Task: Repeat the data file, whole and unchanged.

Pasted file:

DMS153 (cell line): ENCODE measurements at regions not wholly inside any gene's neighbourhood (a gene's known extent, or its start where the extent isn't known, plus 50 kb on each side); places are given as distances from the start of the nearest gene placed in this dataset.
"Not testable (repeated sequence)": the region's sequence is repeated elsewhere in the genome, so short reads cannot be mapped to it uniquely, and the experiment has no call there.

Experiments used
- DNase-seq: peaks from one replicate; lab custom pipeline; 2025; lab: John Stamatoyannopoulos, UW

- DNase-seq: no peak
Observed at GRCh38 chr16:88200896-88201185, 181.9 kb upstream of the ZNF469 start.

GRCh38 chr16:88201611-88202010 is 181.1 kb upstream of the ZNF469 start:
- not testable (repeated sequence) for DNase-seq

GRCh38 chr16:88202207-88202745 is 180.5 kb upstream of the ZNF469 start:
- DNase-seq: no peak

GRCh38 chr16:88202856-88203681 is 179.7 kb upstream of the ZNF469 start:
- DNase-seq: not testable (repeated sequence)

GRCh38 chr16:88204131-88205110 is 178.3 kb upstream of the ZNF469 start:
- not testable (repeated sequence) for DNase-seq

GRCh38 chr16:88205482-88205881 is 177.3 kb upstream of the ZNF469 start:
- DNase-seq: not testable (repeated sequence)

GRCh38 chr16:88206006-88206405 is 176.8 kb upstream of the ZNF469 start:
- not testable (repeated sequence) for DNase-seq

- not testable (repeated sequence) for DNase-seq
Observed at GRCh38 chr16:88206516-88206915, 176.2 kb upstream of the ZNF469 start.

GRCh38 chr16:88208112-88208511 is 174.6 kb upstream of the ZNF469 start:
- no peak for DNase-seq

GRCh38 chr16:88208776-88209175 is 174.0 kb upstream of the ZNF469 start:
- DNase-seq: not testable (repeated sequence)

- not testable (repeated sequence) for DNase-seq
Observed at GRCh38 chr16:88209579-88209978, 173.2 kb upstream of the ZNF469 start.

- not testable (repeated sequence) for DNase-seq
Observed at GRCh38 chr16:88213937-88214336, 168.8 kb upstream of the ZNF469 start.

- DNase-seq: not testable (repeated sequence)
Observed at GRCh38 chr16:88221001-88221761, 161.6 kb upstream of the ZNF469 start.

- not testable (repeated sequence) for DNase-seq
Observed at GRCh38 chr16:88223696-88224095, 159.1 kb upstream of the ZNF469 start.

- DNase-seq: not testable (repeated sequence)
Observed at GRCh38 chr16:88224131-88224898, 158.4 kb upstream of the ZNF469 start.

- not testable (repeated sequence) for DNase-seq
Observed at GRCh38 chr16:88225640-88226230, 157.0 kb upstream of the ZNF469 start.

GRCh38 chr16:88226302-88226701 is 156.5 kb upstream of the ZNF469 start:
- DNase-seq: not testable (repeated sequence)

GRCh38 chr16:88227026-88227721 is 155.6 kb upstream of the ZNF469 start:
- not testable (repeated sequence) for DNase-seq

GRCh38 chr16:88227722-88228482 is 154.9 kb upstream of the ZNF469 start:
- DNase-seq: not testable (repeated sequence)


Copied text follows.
DMS153 (cell line): ENCODE measurements at regions not wholly inside any gene's neighbourhood (a gene's known extent, or its start where the extent isn't known, plus 50 kb on each side); places are given as distances from the start of the nearest gene placed in this dataset.
"Not testable (repeated sequence)": the region's sequence is repeated elsewhere in the genome, so short reads cannot be mapped to it uniquely, and the experiment has no call there.

Experiments used
- DNase-seq: peaks from one replicate; lab custom pipeline; 2025; lab: John Stamatoyannopoulos, UW

- DNase-seq: no peak
Observed at GRCh38 chr16:88200896-88201185, 181.9 kb upstream of the ZNF469 start.

GRCh38 chr16:88201611-88202010 is 181.1 kb upstream of the ZNF469 start:
- not testable (repeated sequence) for DNase-seq

GRCh38 chr16:88202207-88202745 is 180.5 kb upstream of the ZNF469 start:
- DNase-seq: no peak

GRCh38 chr16:88202856-88203681 is 179.7 kb upstream of the ZNF469 start:
- DNase-seq: not testable (repeated sequence)

GRCh38 chr16:88204131-88205110 is 178.3 kb upstream of the ZNF469 start:
- not testable (repeated sequence) for DNase-seq

GRCh38 chr16:88205482-88205881 is 177.3 kb upstream of the ZNF469 start:
- DNase-seq: not testable (repeated sequence)

GRCh38 chr16:88206006-88206405 is 176.8 kb upstream of the ZNF469 start:
- not testable (repeated sequence) for DNase-seq

- not testable (repeated sequence) for DNase-seq
Observed at GRCh38 chr16:88206516-88206915, 176.2 kb upstream of the ZNF469 start.

GRCh38 chr16:88208112-88208511 is 174.6 kb upstream of the ZNF469 start:
- no peak for DNase-seq

GRCh38 chr16:88208776-88209175 is 174.0 kb upstream of the ZNF469 start:
- DNase-seq: not testable (repeated sequence)

- not testable (repeated sequence) for DNase-seq
Observed at GRCh38 chr16:88209579-88209978, 173.2 kb upstream of the ZNF469 start.

- not testable (repeated sequence) for DNase-seq
Observed at GRCh38 chr16:88213937-88214336, 168.8 kb upstream of the ZNF469 start.

- DNase-seq: not testable (repeated sequence)
Observed at GRCh38 chr16:88221001-88221761, 161.6 kb upstream of the ZNF469 start.

- not testable (repeated sequence) for DNase-seq
Observed at GRCh38 chr16:88223696-88224095, 159.1 kb upstream of the ZNF469 start.

- DNase-seq: not testable (repeated sequence)
Observed at GRCh38 chr16:88224131-88224898, 158.4 kb upstream of the ZNF469 start.

- not testable (repeated sequence) for DNase-seq
Observed at GRCh38 chr16:88225640-88226230, 157.0 kb upstream of the ZNF469 start.

GRCh38 chr16:88226302-88226701 is 156.5 kb upstream of the ZNF469 start:
- DNase-seq: not testable (repeated sequence)

GRCh38 chr16:88227026-88227721 is 155.6 kb upstream of the ZNF469 start:
- not testable (repeated sequence) for DNase-seq

GRCh38 chr16:88227722-88228482 is 154.9 kb upstream of the ZNF469 start:
- DNase-seq: not testable (repeated sequence)